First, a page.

Make your Christmas STEM activities last when you make these fizzy painted Christmas ornaments using baking soda and vinegar chemical reactions.
When it comes to mixing Christmas and science, you have to think outside the box a little bit.
My kids absolutely love making baking soda and vinegar eruptions, so I knew I wanted to incorporate it into our Christmas STEM activities this season.
However, I didn’t want the experiment to just be a one and done sort of thing, so I tried to figure out a way to make the results last permanently. Lucky for me (and you), this fizzing Christmas ornament experiment was a total success!
Christmas STEM: Fizzing Christmas Ornaments
You don’t need many ingredients to make your own fizzing paint Christmas ornaments!
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What you’ll need for Christmas STEM painted ornaments:
- Acrylic paint
- Baking soda
- Dish soap
- Pipettes (we love these things and use them all the time!)
- Mason jars
- Large tray (we use this one all the time)
- Plastic ornaments with detachable tops
I let the girls pick two colors of paint each, because I wasn’t sure how the colors would mix as the experiment progressed. Bo chose silver and green and Monkey chose sliver and red. They both also chose to add a sprinkle of glitter to their ornaments.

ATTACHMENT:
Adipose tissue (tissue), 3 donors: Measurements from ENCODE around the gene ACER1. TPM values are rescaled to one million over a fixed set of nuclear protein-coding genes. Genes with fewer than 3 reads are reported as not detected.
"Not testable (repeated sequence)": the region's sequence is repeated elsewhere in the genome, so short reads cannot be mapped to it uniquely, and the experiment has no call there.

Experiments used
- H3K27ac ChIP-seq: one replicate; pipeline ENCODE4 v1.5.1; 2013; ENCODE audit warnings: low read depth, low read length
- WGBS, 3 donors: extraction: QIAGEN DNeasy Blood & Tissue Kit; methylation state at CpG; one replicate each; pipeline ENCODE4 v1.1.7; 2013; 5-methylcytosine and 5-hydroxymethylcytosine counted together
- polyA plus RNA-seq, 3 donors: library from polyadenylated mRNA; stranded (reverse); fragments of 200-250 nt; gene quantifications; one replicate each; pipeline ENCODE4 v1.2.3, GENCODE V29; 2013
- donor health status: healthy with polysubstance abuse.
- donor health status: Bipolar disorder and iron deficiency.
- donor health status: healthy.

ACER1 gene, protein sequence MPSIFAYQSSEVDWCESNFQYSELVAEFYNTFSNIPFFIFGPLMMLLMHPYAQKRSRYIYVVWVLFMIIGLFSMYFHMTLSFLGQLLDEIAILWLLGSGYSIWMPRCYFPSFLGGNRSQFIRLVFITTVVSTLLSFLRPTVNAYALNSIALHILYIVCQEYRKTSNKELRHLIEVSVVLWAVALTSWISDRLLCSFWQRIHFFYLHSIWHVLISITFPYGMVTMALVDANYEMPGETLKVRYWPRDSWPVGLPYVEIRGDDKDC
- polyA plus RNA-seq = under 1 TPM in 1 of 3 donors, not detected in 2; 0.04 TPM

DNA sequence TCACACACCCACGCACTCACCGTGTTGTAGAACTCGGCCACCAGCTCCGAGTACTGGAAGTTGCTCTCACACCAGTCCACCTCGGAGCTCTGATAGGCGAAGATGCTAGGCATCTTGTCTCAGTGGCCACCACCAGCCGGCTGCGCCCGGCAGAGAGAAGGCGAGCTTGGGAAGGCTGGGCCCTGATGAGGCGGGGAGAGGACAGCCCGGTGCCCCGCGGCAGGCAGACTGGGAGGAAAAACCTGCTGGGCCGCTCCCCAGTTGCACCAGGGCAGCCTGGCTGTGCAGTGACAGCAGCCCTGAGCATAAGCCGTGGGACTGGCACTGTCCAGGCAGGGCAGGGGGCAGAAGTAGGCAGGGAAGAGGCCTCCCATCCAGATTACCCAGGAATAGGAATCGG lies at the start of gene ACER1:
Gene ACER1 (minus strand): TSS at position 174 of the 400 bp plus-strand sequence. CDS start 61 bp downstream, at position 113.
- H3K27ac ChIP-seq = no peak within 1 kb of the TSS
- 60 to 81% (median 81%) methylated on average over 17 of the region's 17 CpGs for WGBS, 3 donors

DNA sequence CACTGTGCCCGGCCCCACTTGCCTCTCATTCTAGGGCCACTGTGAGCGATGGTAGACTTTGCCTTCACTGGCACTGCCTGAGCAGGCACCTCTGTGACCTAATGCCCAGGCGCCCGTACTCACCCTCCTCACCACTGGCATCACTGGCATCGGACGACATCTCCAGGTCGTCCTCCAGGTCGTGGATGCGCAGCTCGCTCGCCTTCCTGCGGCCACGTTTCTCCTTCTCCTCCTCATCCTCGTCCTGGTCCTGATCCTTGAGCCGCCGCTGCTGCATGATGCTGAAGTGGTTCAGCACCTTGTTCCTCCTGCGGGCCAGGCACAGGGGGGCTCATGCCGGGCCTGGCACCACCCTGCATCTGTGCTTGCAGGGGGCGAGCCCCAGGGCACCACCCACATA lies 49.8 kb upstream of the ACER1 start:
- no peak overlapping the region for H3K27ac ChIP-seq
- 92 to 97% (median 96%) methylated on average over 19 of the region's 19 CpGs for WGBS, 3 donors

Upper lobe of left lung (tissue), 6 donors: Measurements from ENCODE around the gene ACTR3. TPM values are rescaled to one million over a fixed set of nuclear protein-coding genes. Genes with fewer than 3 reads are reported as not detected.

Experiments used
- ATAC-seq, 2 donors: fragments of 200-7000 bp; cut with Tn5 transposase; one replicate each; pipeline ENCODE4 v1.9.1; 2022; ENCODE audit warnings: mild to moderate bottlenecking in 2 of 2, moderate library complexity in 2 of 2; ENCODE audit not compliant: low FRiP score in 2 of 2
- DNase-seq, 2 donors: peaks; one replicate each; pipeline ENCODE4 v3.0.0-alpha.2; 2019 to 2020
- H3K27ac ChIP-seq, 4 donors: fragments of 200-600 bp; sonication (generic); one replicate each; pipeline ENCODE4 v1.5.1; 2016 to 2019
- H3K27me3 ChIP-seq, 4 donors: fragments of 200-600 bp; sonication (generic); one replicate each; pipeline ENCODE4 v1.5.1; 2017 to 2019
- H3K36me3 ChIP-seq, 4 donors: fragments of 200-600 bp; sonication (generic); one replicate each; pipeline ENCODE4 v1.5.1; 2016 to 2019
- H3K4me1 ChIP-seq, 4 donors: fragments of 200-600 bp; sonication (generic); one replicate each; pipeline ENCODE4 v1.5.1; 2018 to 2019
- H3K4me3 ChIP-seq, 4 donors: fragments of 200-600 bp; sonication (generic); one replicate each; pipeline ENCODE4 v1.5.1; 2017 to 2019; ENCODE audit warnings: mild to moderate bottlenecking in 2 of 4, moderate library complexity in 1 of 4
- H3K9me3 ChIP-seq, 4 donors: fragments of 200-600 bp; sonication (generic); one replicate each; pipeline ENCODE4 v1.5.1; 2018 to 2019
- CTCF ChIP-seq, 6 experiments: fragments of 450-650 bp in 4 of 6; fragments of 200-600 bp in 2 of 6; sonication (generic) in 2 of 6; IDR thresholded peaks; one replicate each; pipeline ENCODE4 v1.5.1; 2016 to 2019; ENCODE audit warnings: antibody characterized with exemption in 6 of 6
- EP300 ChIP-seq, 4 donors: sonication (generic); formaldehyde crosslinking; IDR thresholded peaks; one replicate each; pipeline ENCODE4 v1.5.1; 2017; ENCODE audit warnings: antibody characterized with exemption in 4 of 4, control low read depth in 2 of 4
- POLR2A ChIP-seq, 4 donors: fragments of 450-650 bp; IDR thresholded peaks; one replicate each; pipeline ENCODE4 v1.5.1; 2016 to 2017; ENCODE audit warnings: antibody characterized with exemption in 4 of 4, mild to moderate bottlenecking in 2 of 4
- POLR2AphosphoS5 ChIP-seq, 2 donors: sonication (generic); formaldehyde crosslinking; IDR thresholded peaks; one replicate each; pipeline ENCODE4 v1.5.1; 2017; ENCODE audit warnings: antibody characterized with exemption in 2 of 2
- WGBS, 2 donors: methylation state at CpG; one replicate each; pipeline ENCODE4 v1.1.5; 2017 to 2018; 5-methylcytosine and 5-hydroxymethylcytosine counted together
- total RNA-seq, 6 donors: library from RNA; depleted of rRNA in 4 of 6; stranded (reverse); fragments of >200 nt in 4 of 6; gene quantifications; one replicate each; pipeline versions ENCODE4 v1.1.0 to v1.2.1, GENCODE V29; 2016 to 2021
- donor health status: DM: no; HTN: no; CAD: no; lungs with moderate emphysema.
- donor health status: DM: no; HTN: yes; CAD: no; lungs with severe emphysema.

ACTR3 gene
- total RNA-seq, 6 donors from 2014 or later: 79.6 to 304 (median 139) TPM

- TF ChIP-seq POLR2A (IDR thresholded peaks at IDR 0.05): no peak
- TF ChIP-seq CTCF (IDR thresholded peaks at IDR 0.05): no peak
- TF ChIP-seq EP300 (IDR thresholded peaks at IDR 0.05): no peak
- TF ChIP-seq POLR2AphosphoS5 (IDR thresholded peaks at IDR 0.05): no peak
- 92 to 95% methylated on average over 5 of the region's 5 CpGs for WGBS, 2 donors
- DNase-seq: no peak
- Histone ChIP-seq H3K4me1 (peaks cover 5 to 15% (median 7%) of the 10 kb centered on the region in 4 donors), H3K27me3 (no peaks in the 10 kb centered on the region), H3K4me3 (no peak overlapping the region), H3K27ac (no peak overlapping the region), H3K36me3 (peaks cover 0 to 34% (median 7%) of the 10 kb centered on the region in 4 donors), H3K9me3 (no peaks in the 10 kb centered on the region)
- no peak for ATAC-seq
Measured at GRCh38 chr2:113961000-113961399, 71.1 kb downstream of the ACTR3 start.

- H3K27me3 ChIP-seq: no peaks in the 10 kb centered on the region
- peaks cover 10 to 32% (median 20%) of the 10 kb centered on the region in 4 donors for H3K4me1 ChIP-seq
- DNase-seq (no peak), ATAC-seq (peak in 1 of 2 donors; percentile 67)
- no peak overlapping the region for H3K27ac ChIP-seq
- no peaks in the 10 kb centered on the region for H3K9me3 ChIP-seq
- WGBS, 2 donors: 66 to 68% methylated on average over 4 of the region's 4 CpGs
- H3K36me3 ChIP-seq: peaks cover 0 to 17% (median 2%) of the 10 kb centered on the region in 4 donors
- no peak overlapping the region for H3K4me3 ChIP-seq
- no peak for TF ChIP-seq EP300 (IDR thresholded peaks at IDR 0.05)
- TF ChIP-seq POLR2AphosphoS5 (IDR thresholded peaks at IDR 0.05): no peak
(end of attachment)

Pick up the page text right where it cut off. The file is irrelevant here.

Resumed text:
I set the ornaments upright in a mason jar and set them on the tray (this is to catch the drips). The girls dropped the paint in (about a teaspoon of paint per ornament) and then I added a tablespoon of baking soda and a drop of dish soap on top of the paint.
The girls dipped their pipettes into the vinegar and gently squirted the baking soda with the vinegar. They kept adding vinegar until the bubbles started to come out of the top.
I was afraid that too much vinegar would make all the paint leave the ornaments, but that didn’t seem to happen. The girls didn’t flood the ornaments with vinegar, but they did put about four pipette’s full of vinegar into each bottle.
When the foaming slowed, I took the ornaments over to the trash and dumped out the vinegar.
We then turned the ornaments upside down over the mason jars and set them in a window to dry.
The next day, the ornaments looked like this and were perfectly dry.
The girls were so pleased to see the results of their experiments in paint form.
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